This study uses simulations to explore statistical power and false-positive rates for eQTL mapping in allopolyploid organisms and provides guidelines to apply eQTL mapping in these organisms.
In recent years, RNA-seq has become the dominant technology for eQTL studies. However, most work has been in diploid organisms. Many species of economic and environmental importance are polyploid, and approaches for eQTL mapping in polyploids are not well developed. High similarity between duplicated genes in polyploids will cause misassignment of sequence reads and may cause false-positive results and/or lack of power to detect eQTL. In this paper, we first explore the similarity of homoeologous transcripts in polyploid organisms. We find that 5–20% of genes (varying with organism) in important agricultural plants such as wheat, soybean, and switchgrass are not sufficiently diverged between duplicated genomes to allow unambiguous assignment of reads. Second, we examine the impact of misassigned reads on eQTL mapping and show that both false-positive and false-negative rates can be greatly inflated. Third, we compare four strategies for dealing with ambiguous reads: (1) dividing ambiguous reads evenly between homoeologous transcripts, (2) assigning them proportionally, (3) using all reads for all genes, and (4) discarding ambiguous reads. We find that the strategy of discarding ambiguous reads gives the best balance of false-positive and false-negative rates for most genes. However, for genes that are very similar between genomes, using all reads is the only choice. This leads to reduced power, but false-positive rates will be maintained. We also discuss QTL mapping in polyploids using allele-specific expression (ASE) and show how the proportion of ASE-informative reads varies according to the divergence between homoeologous genes.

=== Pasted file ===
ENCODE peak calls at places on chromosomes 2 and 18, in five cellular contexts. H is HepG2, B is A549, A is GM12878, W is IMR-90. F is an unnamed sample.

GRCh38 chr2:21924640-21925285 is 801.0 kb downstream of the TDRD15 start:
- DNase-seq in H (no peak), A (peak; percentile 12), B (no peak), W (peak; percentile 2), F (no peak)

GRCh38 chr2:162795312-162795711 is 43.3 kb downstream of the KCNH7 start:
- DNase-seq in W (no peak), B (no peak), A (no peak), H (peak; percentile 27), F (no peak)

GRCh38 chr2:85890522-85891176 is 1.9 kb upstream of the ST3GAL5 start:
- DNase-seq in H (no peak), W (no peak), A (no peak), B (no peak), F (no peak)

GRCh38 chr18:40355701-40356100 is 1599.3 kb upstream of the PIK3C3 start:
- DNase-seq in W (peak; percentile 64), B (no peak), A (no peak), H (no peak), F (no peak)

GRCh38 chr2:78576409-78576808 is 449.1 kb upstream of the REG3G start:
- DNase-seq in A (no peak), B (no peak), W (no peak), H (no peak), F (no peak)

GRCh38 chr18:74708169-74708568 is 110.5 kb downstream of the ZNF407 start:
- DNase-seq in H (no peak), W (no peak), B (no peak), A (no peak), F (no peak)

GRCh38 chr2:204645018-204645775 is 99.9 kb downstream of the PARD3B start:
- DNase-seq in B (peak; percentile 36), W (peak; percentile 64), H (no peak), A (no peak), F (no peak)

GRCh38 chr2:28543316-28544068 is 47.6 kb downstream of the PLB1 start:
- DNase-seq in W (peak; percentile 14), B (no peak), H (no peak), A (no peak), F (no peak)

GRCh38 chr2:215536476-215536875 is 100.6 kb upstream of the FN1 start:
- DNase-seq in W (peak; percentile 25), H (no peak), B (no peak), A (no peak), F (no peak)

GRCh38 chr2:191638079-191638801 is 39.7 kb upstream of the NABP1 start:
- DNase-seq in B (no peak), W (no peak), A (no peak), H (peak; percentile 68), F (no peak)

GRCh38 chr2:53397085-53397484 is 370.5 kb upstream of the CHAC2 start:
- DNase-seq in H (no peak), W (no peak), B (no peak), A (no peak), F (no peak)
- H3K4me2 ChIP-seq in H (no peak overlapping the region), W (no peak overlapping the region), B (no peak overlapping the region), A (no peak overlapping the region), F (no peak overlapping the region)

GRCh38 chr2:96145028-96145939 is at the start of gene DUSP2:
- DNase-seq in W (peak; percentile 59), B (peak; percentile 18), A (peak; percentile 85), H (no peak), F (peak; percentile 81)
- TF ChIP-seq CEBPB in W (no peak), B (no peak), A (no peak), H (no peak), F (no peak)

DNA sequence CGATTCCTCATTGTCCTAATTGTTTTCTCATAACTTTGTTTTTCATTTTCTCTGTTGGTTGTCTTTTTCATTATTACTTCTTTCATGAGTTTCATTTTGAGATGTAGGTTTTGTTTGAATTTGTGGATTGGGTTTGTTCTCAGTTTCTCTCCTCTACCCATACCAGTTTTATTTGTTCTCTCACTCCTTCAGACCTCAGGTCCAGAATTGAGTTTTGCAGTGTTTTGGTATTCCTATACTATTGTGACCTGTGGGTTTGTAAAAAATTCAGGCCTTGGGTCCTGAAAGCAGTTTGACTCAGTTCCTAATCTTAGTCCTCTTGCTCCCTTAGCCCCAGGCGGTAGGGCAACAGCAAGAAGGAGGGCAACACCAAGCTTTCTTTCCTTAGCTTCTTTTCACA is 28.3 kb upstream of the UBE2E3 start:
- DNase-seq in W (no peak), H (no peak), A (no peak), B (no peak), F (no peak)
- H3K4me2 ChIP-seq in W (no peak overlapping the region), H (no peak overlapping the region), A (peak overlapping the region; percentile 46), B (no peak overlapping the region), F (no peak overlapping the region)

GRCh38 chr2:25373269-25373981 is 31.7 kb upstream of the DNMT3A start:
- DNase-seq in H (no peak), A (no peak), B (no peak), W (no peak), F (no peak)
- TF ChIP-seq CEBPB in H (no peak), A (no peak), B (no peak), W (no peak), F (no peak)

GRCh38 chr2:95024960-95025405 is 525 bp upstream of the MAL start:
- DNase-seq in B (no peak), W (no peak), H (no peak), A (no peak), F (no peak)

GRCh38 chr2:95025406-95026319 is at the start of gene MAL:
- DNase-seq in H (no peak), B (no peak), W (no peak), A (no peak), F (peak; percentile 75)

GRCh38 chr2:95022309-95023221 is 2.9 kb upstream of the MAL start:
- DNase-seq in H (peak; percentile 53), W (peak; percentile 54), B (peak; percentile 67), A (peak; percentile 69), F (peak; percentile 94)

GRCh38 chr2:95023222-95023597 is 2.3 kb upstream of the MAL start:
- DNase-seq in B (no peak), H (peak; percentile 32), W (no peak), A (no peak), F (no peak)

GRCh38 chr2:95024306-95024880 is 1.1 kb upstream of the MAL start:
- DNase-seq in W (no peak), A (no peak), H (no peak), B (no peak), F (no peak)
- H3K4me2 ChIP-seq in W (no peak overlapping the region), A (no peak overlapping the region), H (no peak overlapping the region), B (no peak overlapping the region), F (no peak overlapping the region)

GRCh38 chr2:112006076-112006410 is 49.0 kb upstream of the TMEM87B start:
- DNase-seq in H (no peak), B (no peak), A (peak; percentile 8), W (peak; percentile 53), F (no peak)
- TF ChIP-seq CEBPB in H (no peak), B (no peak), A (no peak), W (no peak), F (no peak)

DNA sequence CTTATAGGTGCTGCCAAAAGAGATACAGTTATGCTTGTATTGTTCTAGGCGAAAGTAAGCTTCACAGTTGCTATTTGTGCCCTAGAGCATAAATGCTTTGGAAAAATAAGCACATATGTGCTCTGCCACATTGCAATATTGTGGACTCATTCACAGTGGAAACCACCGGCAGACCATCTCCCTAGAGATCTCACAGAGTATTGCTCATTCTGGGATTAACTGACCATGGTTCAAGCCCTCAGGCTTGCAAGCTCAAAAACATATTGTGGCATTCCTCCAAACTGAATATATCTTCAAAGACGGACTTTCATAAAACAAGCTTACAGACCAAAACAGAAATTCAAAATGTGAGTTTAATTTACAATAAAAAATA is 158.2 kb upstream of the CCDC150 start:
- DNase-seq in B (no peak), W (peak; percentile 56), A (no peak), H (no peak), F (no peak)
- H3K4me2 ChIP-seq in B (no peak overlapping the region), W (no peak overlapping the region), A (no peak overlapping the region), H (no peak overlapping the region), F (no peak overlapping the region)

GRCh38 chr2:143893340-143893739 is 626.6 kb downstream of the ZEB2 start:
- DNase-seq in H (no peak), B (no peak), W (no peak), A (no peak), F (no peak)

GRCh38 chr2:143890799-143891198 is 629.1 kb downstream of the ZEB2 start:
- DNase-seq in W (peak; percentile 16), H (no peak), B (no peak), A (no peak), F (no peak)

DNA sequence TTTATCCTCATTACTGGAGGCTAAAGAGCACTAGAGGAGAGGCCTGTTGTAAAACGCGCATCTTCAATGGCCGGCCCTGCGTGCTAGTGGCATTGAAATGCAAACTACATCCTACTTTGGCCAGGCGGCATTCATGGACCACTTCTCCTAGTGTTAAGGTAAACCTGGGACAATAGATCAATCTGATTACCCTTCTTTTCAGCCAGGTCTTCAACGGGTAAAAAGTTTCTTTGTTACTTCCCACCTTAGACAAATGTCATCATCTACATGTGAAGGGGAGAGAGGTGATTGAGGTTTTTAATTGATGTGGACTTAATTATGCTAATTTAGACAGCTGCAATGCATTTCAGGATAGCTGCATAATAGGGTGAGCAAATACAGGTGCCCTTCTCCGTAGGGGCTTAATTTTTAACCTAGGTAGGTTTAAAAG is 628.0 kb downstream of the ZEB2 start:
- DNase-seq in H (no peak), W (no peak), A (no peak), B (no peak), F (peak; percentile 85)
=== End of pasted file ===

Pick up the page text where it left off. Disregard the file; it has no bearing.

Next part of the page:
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This project was supported by US Department of Energy Grant DE-SC0010743.
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Communicated by Christine A Hackett.
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Fan, KH., Devos, K.M. & Schliekelman, P. Strategies for eQTL mapping in allopolyploid organisms. Theor Appl Genet 133, 2477–2497 (2020). https://doi.org/10.1007/s00122-020-03612-1